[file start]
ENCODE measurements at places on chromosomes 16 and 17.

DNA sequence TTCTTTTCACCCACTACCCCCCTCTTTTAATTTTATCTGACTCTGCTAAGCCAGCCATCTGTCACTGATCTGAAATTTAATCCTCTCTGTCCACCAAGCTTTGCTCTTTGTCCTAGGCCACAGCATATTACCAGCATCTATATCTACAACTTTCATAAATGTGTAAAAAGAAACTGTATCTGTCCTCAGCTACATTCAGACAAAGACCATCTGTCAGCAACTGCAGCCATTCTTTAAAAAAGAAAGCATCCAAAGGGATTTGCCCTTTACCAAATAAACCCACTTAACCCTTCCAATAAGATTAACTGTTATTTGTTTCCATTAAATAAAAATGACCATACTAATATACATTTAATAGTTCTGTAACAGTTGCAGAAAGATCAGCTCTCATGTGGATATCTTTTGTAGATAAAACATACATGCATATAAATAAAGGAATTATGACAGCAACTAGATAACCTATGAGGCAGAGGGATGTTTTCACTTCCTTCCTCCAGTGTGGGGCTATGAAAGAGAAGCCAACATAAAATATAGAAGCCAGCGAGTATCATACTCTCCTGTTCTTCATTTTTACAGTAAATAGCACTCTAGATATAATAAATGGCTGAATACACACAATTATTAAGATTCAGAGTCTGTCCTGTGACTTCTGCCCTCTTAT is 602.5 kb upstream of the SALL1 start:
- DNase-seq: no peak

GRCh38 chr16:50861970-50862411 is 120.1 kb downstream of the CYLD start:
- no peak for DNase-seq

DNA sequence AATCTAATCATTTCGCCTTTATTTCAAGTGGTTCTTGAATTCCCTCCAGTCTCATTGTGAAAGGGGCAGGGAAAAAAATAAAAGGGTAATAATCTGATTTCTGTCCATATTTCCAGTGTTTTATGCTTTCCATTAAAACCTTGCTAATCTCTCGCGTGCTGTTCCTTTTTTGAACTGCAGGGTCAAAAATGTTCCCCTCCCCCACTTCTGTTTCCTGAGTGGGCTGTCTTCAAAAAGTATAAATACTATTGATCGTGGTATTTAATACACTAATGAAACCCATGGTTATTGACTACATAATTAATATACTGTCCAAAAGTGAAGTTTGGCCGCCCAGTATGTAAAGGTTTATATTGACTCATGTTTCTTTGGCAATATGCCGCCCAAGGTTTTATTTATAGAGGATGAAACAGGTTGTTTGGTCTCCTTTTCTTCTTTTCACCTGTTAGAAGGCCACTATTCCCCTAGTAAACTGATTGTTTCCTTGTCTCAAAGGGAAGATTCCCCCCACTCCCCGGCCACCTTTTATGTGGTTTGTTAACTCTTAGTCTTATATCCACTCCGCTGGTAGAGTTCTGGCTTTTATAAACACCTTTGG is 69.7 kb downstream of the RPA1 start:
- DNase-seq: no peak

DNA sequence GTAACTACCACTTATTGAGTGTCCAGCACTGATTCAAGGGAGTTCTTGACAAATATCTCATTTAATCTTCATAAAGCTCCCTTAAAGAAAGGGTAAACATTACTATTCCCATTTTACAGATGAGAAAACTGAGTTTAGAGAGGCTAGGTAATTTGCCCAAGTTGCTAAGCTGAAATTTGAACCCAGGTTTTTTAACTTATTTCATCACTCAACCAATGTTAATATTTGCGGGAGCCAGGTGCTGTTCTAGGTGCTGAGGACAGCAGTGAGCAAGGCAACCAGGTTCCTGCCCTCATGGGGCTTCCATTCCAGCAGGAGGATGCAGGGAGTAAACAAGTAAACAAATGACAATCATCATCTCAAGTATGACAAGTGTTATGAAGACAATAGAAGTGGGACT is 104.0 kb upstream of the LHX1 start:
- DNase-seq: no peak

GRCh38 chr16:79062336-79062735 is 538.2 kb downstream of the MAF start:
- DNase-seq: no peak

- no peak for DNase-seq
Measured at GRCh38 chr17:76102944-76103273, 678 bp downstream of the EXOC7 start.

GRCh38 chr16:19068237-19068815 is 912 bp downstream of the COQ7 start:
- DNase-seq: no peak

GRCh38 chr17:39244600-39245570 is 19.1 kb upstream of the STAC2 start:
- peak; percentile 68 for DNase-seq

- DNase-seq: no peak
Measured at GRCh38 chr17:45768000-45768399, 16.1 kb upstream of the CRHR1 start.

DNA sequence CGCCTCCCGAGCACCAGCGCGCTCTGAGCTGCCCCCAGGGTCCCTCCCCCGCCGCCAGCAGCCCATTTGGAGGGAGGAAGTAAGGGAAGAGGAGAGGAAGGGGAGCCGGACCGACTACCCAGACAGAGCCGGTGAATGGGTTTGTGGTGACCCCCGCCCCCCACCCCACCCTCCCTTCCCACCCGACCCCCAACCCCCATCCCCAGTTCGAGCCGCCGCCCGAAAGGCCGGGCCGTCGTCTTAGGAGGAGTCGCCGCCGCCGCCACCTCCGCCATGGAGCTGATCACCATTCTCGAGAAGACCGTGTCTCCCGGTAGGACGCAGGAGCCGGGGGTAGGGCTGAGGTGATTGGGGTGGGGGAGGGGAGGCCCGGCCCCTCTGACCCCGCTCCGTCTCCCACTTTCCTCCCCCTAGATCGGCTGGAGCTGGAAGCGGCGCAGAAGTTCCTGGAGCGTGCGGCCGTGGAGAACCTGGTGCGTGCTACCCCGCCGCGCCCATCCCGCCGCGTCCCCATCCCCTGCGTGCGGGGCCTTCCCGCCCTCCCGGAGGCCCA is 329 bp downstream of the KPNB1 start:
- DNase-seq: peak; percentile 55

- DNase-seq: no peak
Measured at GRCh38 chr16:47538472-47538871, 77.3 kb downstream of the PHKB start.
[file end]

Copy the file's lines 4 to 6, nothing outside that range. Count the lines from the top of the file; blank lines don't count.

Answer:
GRCh38 chr16:50861970-50862411 is 120.1 kb downstream of the CYLD start:
- no peak for DNase-seq

DNA sequence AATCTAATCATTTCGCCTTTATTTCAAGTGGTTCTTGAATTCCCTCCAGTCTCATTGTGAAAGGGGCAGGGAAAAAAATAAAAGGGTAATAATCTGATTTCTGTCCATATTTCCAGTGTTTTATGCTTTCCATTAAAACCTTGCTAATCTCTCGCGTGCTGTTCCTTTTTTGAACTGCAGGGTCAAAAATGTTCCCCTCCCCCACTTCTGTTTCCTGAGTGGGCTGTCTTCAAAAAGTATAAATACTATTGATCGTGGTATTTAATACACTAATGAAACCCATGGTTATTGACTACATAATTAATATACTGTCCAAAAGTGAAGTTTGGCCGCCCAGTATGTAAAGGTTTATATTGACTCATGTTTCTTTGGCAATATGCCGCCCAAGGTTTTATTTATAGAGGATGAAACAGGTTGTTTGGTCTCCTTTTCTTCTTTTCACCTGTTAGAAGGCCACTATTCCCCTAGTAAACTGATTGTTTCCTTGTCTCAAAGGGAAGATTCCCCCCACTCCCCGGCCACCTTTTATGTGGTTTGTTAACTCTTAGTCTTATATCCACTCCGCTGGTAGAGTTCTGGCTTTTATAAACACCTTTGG is 69.7 kb downstream of the RPA1 start: